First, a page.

Smartphone alerts '˜causing similar symptoms to ADHD'

Smarthphones have been blamed for many modern ills, from the moral degradation of our youth to ruining people's attention span. Now a new study suggests there may be some truth in that latter claim.

Saturday, 4th June 2016, 3:30 pm
Updated Sunday, 5th June 2016, 12:08 pm
How often do you check your phone?

Researchers at the University of British Columbia have found the constant pinging and popping of notifications can create symptoms similar to suffering from Attention Deficit Hyperactivity Disorder (ADHD).

The study isn’t suggesting phones cause ADHD, rather it warns the ever-growing intrusion of text messages, email and social media into our lives is increasing inattention and distraction.

The research comes after other studies in the US found 95 per cent of people admitted to checking their phones during social engagements, 70 per cent said they used their phones at work and one in ten even admitted to checking their phones during sex.

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Scientists at the university studied a group of 221 students over the course of two weeks. For one week they were told to leave all notifications - light, sound and vibration - on and keep their phones within reach. For the second they were asked to set their phones to a ‘do not disturb’ setting and to keep their handsets out of sight. In both instances, the researchers asked participants to record how often they felt interrupted or distracted.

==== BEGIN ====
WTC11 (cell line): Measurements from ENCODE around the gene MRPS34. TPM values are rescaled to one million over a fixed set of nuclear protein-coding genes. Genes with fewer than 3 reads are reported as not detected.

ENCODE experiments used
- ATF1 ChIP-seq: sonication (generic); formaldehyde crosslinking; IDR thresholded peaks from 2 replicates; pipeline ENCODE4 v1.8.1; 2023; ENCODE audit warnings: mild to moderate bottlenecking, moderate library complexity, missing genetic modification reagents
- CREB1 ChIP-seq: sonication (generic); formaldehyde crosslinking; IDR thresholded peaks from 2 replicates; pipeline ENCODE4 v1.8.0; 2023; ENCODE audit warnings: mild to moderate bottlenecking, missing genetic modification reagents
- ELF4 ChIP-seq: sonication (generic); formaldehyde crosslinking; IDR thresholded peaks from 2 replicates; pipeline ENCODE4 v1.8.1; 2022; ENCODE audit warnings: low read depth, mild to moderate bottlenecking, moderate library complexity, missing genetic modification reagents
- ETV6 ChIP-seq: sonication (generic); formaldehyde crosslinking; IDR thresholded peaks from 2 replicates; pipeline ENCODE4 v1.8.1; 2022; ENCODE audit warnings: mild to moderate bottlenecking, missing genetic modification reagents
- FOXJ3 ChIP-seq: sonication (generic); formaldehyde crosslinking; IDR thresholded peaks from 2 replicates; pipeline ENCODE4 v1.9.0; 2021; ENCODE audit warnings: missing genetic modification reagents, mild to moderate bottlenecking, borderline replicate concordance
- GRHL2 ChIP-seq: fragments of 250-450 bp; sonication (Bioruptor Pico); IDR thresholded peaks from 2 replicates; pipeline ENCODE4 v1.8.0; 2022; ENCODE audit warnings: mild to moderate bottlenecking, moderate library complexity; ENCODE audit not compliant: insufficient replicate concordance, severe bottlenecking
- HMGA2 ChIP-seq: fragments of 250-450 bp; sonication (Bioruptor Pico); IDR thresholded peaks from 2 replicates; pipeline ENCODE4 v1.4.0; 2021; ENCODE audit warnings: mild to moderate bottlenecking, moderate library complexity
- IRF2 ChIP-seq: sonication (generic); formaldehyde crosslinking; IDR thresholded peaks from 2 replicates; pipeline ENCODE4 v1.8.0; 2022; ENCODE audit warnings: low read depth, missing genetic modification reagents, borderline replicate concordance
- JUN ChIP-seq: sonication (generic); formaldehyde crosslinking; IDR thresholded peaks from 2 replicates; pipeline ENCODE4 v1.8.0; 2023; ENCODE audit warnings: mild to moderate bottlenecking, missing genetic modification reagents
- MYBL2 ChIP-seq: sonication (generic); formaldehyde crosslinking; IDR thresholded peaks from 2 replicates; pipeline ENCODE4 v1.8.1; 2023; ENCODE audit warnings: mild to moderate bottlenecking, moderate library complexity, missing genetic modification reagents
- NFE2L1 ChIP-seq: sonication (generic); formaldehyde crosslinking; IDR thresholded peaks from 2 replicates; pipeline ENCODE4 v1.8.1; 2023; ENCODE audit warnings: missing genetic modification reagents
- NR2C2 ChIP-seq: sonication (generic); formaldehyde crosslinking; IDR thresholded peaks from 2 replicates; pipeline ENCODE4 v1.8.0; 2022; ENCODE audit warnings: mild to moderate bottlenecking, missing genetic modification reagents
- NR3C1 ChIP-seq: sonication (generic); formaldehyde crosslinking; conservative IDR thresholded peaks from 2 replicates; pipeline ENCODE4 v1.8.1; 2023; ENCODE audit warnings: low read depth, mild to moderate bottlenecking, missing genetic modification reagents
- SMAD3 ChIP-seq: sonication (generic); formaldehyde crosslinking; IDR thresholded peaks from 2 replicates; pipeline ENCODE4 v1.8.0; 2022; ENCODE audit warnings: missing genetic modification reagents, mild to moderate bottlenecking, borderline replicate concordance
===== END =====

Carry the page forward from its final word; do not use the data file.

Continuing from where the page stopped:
The results showed that when the subjects had all notifications switched on they reported higher levels of distraction, inattention and hyperactivity than when notifications were minimised. They also said the loss of focus caused by the interruption negatively affected their productivity and psychological wellbeing.

The researchers insist this is not the same as developing ADHD, which is a complex neurological condition, but does show some non-sufferers experiencing similar feelings brought on by their phones.

While the researchers said further tests are needed under alternative conditions, they suggested that the simple act of switching our phones to silent for a few hours could help us all focus a little more and get more done.